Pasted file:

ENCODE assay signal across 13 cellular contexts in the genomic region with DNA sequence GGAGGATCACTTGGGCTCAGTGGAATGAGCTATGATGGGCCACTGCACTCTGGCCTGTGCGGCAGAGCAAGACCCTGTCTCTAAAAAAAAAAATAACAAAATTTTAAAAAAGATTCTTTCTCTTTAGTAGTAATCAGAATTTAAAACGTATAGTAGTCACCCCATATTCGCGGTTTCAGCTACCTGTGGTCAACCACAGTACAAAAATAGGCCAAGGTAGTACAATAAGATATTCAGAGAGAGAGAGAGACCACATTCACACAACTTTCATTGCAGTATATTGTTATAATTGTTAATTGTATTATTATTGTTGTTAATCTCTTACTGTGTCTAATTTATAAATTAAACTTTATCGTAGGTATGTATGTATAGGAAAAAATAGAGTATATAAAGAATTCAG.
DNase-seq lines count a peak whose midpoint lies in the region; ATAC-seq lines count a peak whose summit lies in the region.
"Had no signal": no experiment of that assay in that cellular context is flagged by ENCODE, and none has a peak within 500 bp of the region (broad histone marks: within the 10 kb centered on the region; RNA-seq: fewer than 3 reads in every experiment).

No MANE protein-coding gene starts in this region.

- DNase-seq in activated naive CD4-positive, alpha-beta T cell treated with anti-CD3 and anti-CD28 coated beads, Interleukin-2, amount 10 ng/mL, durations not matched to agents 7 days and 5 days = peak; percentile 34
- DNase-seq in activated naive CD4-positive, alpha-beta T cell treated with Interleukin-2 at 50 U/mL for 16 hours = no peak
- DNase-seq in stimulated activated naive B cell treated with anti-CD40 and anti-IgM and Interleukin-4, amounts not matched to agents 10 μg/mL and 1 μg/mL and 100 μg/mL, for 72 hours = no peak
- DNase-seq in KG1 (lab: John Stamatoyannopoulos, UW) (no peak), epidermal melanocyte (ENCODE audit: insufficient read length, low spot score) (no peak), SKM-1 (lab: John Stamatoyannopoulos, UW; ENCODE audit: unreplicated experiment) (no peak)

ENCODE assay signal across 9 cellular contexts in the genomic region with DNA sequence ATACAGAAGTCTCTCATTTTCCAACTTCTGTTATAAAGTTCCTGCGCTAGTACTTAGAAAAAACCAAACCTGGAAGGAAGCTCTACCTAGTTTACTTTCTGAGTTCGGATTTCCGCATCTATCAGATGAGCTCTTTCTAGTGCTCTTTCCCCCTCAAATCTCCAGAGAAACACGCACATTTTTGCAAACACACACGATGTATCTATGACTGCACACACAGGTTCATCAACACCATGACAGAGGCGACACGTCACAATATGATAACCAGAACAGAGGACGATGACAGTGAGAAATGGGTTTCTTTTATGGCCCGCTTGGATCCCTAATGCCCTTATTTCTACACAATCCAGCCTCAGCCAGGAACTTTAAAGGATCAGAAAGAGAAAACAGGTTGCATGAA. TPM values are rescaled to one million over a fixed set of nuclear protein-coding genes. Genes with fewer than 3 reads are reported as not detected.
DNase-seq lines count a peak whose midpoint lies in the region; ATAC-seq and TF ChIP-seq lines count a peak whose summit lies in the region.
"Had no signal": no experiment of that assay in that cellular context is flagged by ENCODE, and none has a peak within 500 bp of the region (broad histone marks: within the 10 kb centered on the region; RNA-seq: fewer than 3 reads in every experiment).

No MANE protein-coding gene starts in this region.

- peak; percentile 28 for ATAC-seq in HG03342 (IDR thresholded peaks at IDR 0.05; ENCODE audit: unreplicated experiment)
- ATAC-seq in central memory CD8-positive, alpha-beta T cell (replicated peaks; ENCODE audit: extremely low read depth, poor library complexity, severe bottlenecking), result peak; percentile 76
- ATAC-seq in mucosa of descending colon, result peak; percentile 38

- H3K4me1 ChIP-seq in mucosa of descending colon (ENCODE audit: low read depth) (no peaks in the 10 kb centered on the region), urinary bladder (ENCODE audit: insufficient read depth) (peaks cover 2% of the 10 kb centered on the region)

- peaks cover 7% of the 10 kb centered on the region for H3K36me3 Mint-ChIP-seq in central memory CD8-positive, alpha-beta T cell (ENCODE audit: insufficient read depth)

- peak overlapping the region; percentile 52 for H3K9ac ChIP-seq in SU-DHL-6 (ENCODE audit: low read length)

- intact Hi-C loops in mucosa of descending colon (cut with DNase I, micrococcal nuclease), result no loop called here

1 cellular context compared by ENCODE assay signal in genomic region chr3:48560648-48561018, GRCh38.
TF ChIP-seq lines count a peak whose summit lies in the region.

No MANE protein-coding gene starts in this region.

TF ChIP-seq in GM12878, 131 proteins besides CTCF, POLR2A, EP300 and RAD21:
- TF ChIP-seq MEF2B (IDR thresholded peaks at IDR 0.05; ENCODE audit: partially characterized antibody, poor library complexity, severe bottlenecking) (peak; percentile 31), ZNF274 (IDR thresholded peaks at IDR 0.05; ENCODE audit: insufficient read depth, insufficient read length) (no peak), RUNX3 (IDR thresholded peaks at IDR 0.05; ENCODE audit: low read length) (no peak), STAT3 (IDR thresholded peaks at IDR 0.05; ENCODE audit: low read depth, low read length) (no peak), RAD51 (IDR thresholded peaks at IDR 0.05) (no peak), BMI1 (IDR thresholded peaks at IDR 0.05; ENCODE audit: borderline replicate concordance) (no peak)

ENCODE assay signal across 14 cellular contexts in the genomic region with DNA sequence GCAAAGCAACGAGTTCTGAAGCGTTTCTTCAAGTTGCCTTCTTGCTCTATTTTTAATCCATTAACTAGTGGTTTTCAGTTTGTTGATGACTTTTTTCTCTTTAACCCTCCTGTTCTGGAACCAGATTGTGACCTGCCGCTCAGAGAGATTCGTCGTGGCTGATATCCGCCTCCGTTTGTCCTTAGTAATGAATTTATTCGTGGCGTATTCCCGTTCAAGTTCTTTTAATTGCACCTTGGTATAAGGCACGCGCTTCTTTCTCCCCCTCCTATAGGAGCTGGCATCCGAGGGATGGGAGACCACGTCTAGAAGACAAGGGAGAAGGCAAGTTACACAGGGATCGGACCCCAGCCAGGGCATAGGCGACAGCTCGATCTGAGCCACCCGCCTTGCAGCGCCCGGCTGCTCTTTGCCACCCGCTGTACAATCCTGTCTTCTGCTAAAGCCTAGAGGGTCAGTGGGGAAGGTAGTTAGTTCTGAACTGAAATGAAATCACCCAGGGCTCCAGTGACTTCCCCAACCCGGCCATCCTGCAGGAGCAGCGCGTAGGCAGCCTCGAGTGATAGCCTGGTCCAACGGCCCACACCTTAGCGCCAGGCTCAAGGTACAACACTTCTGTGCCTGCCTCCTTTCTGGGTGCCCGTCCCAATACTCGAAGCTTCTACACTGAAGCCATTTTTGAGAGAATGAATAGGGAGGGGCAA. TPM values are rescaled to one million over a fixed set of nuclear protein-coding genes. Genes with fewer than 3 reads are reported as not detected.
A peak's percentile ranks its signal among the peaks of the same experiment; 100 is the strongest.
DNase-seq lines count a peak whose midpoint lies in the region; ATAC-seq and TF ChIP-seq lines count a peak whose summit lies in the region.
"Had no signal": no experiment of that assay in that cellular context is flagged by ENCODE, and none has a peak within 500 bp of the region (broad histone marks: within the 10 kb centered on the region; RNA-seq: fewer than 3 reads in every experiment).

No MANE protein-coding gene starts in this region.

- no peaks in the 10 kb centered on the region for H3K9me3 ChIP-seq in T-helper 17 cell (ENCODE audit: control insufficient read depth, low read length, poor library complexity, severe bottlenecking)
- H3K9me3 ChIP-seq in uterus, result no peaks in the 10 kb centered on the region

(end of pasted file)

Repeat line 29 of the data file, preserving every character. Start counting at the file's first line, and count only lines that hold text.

No MANE protein-coding gene starts in this region.